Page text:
[[email protected] ISO]# mount /mnt/cdrom
     [[email protected] ISO]# mkisofs -J -r -T -o filename.iso
     /mnt/cdrom
     [[email protected] ISO]# eject cdrom

Set Up Your Web Server

You will now have to set up Apache to give the file listings of your /data/networkinstall/Fedora and /data/network-install/ISO directories by pointing your browser to the URL http://192.168.1.100/network-install/Fedora/RPMS/ or http://192.168.1.100/network-install/Fedora/ISO/, respectively. Here is a sample httpd.conf configuration:

     NameVirtualHost 192.168.1.100

     #
     # For HTTP Installations
     #
     <VirtualHost 192.168.1.100>
          DocumentRoot /data/
     </VirtualHost>

     <Directory /data/network-install>
        Options +Indexes
        AllowOverride AuthConfig
        order allow,deny
        allow from all
     </Directory>

Remember to restart Apache to make these settings take effect.

Set Up Your FTP Server

You also have to set up your VSFTPD server to make incoming anonymous FTP connections log into the /data/network-install directory by default. Here is a sample snippet of the vsftpd.conf file:

     #
     # Anonymous FTP Root Directory
     #
     anon_root=/data/network-install/
     #

Remember to restart VSFTPD to make these settings take effect.

Create a Special FTP User

You can create a special user for non-anonymous FTP installations with the user's home directory as /. You must also make sure that the user has read access to the /data/network-install directory. For example:

     [[email protected] tmp]# useradd -g users ftpinstall
     [[email protected] tmp]# passwd ftpinstall
     Changing password for user ftpinstall.
     New password:
     Retype new password:
     passwd: all authentication tokens updated successfully.
     [[email protected] tmp]#
     [[email protected] tmp]# usermod -d / ftpinstall
     [[email protected] tmp]#

Set Up Your NFS Server

The steps for setting up an NFS server are more complicated:

1.
Create a /etc/exports file with the following entry in it. You must use tabs, not spaces between the entries:

/data/network-install           *(ro,sync)

2.
Make sure that the portmap, nfs, nfslock, and netfs daemons are all running to create an NFS server. The startup scripts for these are found in the /etc/init.d directory. Chapter 29, "Remote Disk Access with NFS," explains this in more detail.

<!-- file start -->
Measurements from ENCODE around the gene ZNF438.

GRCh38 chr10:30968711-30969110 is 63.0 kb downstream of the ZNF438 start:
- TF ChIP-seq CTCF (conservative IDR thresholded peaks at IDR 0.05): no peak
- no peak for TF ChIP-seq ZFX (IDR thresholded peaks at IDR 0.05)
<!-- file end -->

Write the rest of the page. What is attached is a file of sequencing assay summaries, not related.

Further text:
3.
Run the exportfs command to add this directory to the NFS database of network available directories:

[[email protected] tmp]# exportfs -ra

Keep in mind that the installation client must have a matching pair of forward and reverse DNS entries on your DNS server. In other words, a DNS lookup on the IP address of the installation client must return a server name that maps back to the original IP address when a DNS lookup is done on that same server name. For example:

     [[email protected] tmp]# host 192.168.1.96
     96.1.168.192.in-addr.arpa domain name pointer 192-168-1-96.my-
     web-site.org.
     [[email protected] tmp]#

     [[email protected] tmp]# host 192-168-1-96.my-site.com
     192-168-1-96.my-web-site.org has address 192.168.1.96
     [[email protected] tmp]#

This may mean that you must create entries for all your DHCP IP addresses if you choose to use a DHCP method of assigning IP addresses during installation.

Configure Your DHCP Server

During the installation procedure, the installation client prompts you for the IP address it should use for the installation process. I recommend selecting the option that makes the installation client get its address via DHCP. This automates the installation more, thereby making it faster. It also reduces the possibility of human error.

Setting up the Installation Server as a DHCP server is fairly straight forward; for details see Chapter 8, "Configuring the DHCP Server."